Spill Kit Inspection Checklist

In the petro-chemical industry, the spillage of oil or other hazardous materials is a very serious matter due to the potential for harm to human personnel, the immediate environment, or both. That’s why it is imperative for worksite managers to ensure that spill kits are readily accessible so they can be used to contain spills in prompt fashion. It’s not just a matter of common sense—on-site spill kits are required by the workplace standards of the Occupational Safety and Health Administration (OSHA).

What Items Should Be in a Spill Kit?

There is no single answer to this question. Spill kit contents can vary widely. In general, they’re tailored to the needs of the site where they are kept. All that is required, per OSHA regulations, is for the worksite to maintain kits that can be used to resolve any spill that might occur in the area. To ensure proper compliance with spill kit requirements, many worksites keep around multiple kits, each with a different set of cleanup tools intended to contain a particular type of hazardous material (e.g., oil, mercury, biological waste).

What Is a Universal Spill Kit?

Although no kit is suitable for every conceivable incident, there is a type of spill kit that has become widely recognized for its usefulness in remediating a broad range of chemical spills and related workplace accidents. This is known as the universal spill kit, and every petro-chemical site should have one. Let’s look at the tools and materials that you should have in this kit.

Universal Spill Kit Checklist


  • Eye goggles – These shield the user's eyes from corrosive chemicals.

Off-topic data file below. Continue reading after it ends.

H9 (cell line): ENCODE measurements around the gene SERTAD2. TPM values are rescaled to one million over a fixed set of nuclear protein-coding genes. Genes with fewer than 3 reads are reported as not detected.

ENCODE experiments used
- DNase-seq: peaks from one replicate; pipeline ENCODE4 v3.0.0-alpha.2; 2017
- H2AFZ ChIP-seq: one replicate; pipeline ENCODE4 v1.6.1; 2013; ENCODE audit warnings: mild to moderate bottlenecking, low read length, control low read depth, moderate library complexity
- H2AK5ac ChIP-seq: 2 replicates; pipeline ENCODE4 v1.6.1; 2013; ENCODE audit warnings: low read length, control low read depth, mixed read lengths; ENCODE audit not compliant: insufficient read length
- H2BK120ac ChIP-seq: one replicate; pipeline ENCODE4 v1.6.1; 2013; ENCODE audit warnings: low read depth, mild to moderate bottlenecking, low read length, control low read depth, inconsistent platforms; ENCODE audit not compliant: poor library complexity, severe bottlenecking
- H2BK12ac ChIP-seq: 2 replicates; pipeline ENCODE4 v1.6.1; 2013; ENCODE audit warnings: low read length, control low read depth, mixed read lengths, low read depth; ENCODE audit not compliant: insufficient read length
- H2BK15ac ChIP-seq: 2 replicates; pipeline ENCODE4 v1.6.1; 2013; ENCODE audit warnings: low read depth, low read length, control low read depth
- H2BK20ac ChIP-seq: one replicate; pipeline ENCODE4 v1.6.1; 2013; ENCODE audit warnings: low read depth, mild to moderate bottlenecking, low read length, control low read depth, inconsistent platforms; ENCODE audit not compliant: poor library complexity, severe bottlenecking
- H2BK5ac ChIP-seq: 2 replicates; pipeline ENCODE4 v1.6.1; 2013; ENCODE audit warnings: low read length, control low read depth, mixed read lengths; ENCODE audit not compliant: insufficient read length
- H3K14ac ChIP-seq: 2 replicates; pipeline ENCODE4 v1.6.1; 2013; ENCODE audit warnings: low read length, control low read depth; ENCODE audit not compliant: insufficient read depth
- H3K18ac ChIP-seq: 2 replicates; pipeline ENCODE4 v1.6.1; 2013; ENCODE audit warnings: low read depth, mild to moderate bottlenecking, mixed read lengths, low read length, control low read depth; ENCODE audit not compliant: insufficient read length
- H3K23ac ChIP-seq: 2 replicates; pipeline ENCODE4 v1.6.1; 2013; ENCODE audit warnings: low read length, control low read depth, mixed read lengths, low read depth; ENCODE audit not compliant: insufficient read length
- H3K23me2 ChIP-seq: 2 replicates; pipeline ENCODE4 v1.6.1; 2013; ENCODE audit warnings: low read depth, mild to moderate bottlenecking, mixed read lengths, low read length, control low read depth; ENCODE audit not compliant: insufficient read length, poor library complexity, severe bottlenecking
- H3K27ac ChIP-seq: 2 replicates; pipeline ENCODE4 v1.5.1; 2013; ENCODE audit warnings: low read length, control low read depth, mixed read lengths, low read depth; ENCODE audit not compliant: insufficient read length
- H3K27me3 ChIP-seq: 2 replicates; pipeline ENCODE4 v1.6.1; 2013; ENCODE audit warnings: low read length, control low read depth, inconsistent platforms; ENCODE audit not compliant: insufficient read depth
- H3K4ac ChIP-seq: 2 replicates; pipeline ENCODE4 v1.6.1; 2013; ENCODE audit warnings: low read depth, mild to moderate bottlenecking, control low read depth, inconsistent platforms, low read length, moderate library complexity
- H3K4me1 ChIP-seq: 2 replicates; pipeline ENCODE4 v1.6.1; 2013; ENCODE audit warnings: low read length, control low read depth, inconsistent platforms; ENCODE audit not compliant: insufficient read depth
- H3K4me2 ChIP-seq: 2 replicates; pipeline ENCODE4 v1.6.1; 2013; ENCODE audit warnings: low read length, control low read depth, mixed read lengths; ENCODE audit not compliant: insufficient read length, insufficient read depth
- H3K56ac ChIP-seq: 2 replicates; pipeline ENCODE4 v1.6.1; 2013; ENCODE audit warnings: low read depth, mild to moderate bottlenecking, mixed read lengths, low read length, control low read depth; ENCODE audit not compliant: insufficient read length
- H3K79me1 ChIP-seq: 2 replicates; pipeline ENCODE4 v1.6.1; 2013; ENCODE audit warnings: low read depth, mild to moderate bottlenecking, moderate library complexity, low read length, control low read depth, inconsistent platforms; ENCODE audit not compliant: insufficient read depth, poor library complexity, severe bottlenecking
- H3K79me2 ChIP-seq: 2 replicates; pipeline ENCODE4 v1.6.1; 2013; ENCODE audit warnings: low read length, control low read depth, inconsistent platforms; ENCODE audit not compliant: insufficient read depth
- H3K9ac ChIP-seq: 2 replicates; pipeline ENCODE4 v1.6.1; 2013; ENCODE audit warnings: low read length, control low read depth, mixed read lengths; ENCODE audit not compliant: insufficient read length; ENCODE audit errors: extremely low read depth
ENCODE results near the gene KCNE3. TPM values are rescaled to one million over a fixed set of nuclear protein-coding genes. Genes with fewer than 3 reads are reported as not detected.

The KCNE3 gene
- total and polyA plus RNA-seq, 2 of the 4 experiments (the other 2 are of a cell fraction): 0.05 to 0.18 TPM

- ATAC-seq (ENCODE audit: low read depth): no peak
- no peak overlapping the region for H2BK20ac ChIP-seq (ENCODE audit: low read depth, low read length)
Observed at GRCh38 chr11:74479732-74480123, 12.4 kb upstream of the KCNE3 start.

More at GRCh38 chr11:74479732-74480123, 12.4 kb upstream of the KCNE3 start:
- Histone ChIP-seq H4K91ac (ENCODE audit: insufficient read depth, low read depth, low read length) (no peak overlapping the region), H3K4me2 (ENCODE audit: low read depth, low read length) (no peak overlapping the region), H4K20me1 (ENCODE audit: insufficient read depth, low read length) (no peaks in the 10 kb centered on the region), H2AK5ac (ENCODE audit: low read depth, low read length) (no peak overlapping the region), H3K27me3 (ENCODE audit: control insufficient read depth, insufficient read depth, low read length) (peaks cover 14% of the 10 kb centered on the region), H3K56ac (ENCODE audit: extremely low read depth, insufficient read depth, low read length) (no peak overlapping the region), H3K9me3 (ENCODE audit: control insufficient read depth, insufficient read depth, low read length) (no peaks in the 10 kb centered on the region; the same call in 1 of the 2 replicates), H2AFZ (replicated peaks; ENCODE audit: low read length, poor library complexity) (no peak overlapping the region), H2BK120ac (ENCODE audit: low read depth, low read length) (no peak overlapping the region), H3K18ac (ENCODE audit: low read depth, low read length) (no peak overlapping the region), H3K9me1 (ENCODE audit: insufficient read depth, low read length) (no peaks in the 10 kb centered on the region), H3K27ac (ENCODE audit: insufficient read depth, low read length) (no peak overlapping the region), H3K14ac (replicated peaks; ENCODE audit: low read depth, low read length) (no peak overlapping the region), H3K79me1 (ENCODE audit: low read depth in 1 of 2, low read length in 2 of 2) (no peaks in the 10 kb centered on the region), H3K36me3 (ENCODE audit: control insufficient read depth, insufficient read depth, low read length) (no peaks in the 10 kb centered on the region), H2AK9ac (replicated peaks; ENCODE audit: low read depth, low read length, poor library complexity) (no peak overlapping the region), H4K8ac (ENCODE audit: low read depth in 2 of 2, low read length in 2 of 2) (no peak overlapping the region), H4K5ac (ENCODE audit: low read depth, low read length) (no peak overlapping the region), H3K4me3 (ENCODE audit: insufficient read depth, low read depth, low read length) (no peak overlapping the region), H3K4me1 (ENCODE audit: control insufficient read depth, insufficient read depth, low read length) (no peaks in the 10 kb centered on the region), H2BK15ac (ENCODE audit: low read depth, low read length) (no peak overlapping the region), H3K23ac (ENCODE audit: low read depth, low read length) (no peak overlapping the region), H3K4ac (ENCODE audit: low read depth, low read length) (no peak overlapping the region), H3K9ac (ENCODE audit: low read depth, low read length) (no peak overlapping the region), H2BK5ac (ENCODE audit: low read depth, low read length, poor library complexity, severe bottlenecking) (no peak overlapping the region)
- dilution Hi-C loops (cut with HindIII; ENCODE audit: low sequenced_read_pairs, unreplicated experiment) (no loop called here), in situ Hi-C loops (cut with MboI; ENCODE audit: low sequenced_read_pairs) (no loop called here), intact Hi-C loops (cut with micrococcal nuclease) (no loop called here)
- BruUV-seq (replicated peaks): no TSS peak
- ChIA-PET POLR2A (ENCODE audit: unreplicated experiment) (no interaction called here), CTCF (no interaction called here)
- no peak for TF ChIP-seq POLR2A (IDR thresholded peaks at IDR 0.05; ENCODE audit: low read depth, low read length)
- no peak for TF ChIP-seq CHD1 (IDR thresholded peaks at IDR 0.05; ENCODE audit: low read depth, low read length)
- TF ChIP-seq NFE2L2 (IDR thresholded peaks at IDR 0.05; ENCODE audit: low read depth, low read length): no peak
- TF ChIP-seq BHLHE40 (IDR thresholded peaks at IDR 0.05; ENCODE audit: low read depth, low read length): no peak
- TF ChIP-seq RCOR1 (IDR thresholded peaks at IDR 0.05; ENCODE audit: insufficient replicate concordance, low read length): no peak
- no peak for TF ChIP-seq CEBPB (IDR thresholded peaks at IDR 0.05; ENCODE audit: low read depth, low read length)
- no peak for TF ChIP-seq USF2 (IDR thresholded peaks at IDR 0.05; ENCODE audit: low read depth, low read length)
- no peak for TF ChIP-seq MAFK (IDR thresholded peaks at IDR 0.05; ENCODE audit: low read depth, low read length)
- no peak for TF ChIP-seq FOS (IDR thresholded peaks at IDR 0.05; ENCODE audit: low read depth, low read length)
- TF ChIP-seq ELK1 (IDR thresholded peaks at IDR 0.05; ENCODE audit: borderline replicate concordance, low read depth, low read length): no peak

• Nitrile gloves – These disposable gloves, made of synthetic rubber, provide strong protection from hazardous chemicals.
  • Shoe covers – These safeguard the wearer's shoes and feet.
  • Absorbent rolls/pads – These absorb and contain many types of chemicals, such as oil.
  • Disposal bag – This is useful for storing all your used cleanup materials until they can be thrown away in compliance with safety regulations.
  • Handbook – This contains instructions on handling each type of spill that can occur on the site.


How Often Should You Inspect a Spill Kit?

On a well-managed industry site, spills should be an uncommon occurrence. That’s why a lot of spill kits sit idle for months, sometimes even years. This poses a potential hazard, however, as certain materials in the kit may begin to deteriorate over time, rendering them unsafe or ineffective to use in the event of a spill. You don’t want to wait until disaster strikes to discover that your spill kit is inadequate.

To avoid premature aging of spill kit contents, these containers should ideally be stored indoors—though near the location where the spill would likely occur—and in an environment of moderate temperature. Kits that are exposed to extremely hot or cold temperatures will need to be inspected more often than those stored in more proper conditions. With these considerations in mind, it’s a sound idea to aim at inspecting your spill kit at minimum every three months.

What Should You Look for During an Inspection?

Make sure that everything is still there—it’s possible that one or more items were removed and never replaced somewhere along the way. You'll need to have a spill kit check sheet on hand that lists everything that ought to be in the container.

Next, check the individual components of the kit for evidence of use or deterioration. All packages should be unopened. Check the absorbent rolls and pads for white flaking—that’s a sign that the polypropylene in the material is breaking down.

If you need refills or a replacement spill kit, you can always turn to Clean Coast Supply for high-quality equipment that has been designed to meet the requirements of the modern petro-chemical industry. We have an assortment of Hazmat, Oil-only, and Universal spill kits, as well as various complementary accessories at reasonable prices.